Just a very humble suggestion based on personal experience ... don't give the pups what for with the stock whip unless you want "whip shy goin' home bastards", which are of no use to anyone. If they're going to pet homes ... threaten on :)
     
  8. Speedy

    Speedy Junior Member

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    Damara or Damara X is the only lamb/mutton I've had for the last few years now.
    I'ts good

    My brother usually has 'a few' of them and slaughters often.

    A sharp knife is as humane as or even better than a bullet,
    it's as quick but no chance of a missplaced shot and cleaner re. bleeding the animal.

    the stomach contents are great in a wormfarm - excellent microbial life and they seem to love the partially digested vegetation.

    the guts themselves (ie. the bits that you decide not to eat) can go into the 'maggot farm':D Black Soldier Fly larvae that is.
    they deal with it fairly quickly if there are enough of them and the weather warm enough.
    actually BSF are a better option for hot climates than compost worms , they thrive and get hungrier in heat, rather than carking it especially in with lots of protein rich food.

    the layer of fat running down the back and tail, when rendered down is good for cooking with (the best potato chips ever),
    to make soap or added to feedstock for making diesel fuel to run the ute or tractor.
     
  9. helenlee

    helenlee Junior Member

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    A sharp knife is as humane as or even better than a bullet,
    I dunno about this ... if I had to choose for myself I'd take a bullet.
    With cutting their throat ... given that the brain is still working until they exsanguinate, they're going to feel the physical pain & the psychological terror aren't they? Even if you (universal, not personal you) weren't concerned about achieving the most humane death possible, isn't that going to cause adrenalin to be produced? Or is it too brief a window for the adrenalin to affect the muscle tissues?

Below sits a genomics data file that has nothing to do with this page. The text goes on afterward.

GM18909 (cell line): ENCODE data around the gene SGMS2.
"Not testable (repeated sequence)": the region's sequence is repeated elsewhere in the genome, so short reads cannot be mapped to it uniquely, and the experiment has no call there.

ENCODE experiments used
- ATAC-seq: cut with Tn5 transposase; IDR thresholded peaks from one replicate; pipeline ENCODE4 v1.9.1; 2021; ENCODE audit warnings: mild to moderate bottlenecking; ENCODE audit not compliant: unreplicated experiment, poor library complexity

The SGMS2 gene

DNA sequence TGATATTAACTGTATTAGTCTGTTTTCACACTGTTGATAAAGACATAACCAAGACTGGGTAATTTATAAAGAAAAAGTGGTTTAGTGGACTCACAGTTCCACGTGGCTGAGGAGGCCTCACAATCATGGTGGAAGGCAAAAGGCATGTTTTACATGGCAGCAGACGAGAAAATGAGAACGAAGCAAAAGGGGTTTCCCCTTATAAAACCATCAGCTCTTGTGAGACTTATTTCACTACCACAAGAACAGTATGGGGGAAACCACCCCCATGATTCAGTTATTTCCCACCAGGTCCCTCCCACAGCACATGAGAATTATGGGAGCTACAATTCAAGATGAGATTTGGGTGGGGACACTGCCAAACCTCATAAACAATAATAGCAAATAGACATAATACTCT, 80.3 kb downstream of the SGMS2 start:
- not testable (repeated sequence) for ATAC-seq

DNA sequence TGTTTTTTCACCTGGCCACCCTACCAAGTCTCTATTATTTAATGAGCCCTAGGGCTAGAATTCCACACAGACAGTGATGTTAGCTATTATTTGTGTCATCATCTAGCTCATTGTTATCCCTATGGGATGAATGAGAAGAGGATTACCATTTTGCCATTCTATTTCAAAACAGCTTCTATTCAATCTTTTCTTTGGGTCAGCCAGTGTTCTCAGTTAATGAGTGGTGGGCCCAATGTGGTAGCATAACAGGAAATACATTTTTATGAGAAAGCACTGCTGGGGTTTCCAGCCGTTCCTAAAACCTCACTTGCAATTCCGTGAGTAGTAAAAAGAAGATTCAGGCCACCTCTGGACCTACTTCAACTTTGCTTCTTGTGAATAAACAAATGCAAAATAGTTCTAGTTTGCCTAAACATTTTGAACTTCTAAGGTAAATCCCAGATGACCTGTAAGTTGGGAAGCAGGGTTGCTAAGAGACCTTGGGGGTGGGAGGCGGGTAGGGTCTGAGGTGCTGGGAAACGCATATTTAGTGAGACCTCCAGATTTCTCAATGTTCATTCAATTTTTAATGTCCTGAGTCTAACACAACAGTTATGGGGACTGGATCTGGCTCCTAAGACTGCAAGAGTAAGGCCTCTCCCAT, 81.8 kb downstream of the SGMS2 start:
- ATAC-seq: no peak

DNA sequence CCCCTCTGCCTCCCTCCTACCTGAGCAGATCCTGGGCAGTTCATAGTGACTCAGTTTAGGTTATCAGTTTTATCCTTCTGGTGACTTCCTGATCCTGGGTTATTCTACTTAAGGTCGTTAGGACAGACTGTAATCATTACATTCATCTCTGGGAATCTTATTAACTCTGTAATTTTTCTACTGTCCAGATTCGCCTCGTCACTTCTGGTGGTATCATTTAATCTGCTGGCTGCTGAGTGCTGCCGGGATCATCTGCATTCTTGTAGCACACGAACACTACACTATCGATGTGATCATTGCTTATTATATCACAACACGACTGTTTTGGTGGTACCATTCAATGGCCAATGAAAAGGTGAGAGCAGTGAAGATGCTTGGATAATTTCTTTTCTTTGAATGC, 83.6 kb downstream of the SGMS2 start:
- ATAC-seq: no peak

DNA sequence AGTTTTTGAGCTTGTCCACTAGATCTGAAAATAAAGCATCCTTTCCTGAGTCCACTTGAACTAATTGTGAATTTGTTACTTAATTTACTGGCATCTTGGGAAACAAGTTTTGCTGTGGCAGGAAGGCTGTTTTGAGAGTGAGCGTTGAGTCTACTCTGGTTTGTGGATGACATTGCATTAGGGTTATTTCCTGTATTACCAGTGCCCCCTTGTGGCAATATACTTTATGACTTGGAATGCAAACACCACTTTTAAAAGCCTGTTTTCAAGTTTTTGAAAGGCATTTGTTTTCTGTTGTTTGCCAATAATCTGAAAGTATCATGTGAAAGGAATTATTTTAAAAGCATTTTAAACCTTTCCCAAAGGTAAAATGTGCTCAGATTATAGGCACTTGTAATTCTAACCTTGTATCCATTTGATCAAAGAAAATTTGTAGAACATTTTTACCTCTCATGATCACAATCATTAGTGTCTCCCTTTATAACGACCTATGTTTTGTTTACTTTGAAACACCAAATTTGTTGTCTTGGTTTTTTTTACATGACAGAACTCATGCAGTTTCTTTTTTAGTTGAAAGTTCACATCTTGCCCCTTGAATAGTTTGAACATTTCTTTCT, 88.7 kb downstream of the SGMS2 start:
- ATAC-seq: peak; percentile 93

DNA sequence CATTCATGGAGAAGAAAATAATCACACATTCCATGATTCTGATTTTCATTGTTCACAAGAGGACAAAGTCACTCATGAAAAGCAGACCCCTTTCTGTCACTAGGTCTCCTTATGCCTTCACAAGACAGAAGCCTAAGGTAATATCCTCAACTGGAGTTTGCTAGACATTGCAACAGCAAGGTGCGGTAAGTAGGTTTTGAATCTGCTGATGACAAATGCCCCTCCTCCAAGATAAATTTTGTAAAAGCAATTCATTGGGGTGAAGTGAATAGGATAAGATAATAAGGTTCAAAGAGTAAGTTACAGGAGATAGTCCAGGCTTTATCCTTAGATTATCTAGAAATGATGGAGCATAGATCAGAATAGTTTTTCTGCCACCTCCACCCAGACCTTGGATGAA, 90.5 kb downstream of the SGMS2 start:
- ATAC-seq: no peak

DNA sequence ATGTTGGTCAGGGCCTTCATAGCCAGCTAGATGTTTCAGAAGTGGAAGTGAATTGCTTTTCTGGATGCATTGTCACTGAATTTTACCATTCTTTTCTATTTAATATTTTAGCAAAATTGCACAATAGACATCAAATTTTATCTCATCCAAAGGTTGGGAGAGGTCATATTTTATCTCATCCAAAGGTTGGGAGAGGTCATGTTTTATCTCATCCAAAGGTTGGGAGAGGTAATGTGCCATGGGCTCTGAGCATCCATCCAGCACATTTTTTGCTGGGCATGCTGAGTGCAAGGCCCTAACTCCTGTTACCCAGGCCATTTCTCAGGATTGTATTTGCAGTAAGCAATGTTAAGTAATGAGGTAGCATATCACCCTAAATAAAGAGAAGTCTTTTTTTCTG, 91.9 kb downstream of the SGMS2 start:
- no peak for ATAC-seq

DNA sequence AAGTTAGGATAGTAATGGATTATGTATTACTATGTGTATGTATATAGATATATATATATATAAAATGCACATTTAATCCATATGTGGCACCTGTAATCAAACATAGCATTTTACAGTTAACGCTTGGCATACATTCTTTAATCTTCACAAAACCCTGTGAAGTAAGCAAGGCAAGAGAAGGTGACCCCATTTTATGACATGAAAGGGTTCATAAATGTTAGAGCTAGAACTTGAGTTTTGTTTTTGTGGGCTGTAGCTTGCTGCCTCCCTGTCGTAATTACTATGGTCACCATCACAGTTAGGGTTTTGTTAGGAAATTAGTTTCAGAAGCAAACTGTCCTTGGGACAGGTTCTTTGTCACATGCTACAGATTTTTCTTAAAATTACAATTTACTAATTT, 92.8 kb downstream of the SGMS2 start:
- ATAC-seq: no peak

Doesn't a bullet in the brain (assuming a high level of accuracy & skill) have the effect of instant oblivion?
     
  10. Terra

    Terra Moderator

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    Floot
    Some people may be upset about animal slaughter and that is ok however it happens all around the world and is part of life , just as animals that kill and consume each other.
    I have produced livestock commercially for most of my life pigs sheep and cattle and a few goats , i currently lease my place to a cropping enterprise and work off farm part time , just started my spring shearing run .
    The subject of livestock transport is a real minefield , depending to the time of year and location it can vary from good practise to downright cruel , eg at the moment we have 14 degree days the sheep drink no water at all as they are on lush green feed , however they still get bundled on trucks and carted here and there , during the hot weather the sale system must be pretty tough on them . I used to favor selling sheep "On Hooks" which means you get a price per kilo of carcase , as we live about 700km from the main saleyards this i believe was fairer on the stock and a better return for us due to less wieght loss from dehydration as they went straight to the place of slaughter (no sale yards) usually overnight . Your method of dispatch is ideal , just be aware that useing firearms in some situations eg in the shed can result in highly dangerous bullet deflections.
    regards Rob
     
  11. Speedy

    Speedy Junior Member

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    There's a technique to it .
    Animal between the legs while you stand.
    snout in the air, held under the chin with left hand to expose the neck , knife in right.
    (Neck facing Mecca if it's for Muslim friends - an announce "Bism Allah".)

    Cut right through to the vertebrae, push down with left hand to break neck .
    all over in less than two seconds.
    dead clean, minimal suffering, no struggle.
    Never with anger in the heart and with respect and gratitude to the animal.